Peter J. Leithart is President of the Theopolis Institute, Birmingham, Alabama, and an adjunct Senior Fellow at New St. Andrews College. He is author, most recently, of Gratitude: An Intellectual History (Baylor).

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Interior Senses

From Leithart

Murphy goes into admiring detail describing Thomas’s theory of interior senses in higher animals. Apart from its purely historical interest and the anticipations of later scientific theories, Thomas’s discussion has philosophical and theological interest in its own right. He claims, for . . . . Continue Reading »

Dueling Theodicies

From Leithart

Robert Young claims that the controversy over Darwinism in the 19th century was not so much a religion-v.-science controversy as a duel between competing theodicies. At one level, he argues, “the protagonists in the debate were in fundamental agreement. They were fighting over the best ways . . . . Continue Reading »

Mind-Body and Energy

From Leithart

Murphy offers an amusing discussion of the question, Assuming a Cartesian dualism of mind and body, how can the mind cause a physical object like the body to move? If one assumes that physicists are correct that physical energy can be transferred to a physical system, it has to arise from a . . . . Continue Reading »

Effects of dualism

From Leithart

Murphy makes this interesting comment, which she admits is an oversimplification: “the adoption of a dualist anthropology in the early centuries of the church was largely responsible for changing Christians’ conception of what Christianity is basically all about. I am suggesting that . . . . Continue Reading »

Physicalism and the Bible

From Leithart

In her Bodies and Souls, or Spirited Bodies? (Cambridge, 2006), Nancey Murphy argues for a non-reductionist version of physicalism on the question of the “body-soul” problem: “This is the view that humans are composed of only one ‘part,’ a physical body.” She . . . . Continue Reading »

Before postmodernism

From Leithart

Writing in 1945, Arnold Nash wrote that “On the fundamental questions of life and destiny, as Kierkegaard has reminded modern man, neutrality is impossible. Even to take up a neutral position is to take up some position.” The philosophy of the liberal university, “whose . . . . Continue Reading »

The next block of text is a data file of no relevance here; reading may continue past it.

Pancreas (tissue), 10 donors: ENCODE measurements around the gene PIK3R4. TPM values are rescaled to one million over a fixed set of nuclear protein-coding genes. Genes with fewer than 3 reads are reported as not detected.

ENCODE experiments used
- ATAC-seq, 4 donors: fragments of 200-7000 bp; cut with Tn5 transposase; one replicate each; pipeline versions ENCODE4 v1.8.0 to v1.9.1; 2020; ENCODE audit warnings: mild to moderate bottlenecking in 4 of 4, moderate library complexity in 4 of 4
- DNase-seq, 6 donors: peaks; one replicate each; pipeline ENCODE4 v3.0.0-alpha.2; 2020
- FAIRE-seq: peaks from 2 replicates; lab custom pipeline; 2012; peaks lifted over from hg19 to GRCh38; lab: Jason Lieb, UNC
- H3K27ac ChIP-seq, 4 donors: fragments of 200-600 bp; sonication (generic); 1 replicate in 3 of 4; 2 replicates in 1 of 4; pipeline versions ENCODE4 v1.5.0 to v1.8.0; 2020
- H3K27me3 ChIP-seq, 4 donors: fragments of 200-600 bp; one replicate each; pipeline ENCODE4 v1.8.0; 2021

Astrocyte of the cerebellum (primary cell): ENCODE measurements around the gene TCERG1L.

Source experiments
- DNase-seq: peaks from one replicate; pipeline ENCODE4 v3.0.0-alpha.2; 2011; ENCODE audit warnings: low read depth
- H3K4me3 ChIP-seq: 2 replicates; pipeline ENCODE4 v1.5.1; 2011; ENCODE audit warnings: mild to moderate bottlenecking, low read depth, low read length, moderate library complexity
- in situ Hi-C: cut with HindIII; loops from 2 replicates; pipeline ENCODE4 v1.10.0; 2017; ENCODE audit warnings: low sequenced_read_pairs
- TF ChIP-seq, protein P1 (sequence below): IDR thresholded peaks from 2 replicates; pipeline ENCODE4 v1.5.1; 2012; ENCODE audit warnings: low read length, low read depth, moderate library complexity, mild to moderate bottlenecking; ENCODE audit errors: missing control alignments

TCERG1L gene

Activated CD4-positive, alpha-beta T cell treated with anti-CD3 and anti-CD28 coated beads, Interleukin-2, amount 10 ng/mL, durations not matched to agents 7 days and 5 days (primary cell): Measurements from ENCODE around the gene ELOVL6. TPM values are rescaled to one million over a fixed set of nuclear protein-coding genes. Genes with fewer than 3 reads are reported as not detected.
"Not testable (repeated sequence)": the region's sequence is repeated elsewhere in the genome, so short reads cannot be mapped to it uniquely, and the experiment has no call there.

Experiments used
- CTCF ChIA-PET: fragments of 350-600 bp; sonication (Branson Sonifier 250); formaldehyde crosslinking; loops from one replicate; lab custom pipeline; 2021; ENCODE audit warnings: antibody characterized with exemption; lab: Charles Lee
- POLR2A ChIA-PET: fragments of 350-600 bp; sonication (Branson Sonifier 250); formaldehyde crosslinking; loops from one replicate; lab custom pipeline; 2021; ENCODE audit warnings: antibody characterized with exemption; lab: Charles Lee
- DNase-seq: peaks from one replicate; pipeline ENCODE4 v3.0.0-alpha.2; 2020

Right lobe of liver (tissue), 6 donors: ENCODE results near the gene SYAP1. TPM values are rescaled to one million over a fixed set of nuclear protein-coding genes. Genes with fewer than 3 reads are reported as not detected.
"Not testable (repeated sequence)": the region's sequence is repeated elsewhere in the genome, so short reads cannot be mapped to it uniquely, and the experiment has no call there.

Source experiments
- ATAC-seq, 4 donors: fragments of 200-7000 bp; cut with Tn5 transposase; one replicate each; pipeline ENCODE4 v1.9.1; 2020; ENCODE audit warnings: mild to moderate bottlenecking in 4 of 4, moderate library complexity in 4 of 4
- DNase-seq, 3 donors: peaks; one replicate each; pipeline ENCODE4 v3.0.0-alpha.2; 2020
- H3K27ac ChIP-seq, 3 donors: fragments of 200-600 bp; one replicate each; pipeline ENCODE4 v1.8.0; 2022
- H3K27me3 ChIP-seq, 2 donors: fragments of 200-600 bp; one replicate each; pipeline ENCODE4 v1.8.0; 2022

Not all or nothing

From Leithart

Kevin Vanhoozer wisely warns against hermeneutical all-or-nothingism: “Interpretation is not an all-or-nothing affair. We need not choose between a meaning that is wholly determinate and a meaning that is wholly undeterminate. Neither need we choose between a meaning that is fully present and . . . . Continue Reading »

Coherence

From Leithart

All truth is unified and coheres. That’s true, and is not only inherent in the definition of “truth” but a specifically Christian confession: In Him who is Truth, all things hold together. But - how do all things cohere? What kind of picture of “coherence” are we . . . . Continue Reading »

Sermon Outline

From Leithart

INTRODUCTION What is God up to in the world? We saw last week that God is at work to perfect His people, to bring them to maturity, and to glorify us and the world. But the Bible also describes God’s work in the world with the word “righteousness.” Paul claims that the gospel is . . . . Continue Reading »

Eucharistic meditation

From Leithart

Revelation 19:7-9: Let us rejoice and be glad and give glory to Him, for the marriage of the Lamb has come and His bride has made herself ready. If you’ve been married for more than five years, you can anticipate what your spouse is going to say or do next. You can finish his sentences; you . . . . Continue Reading »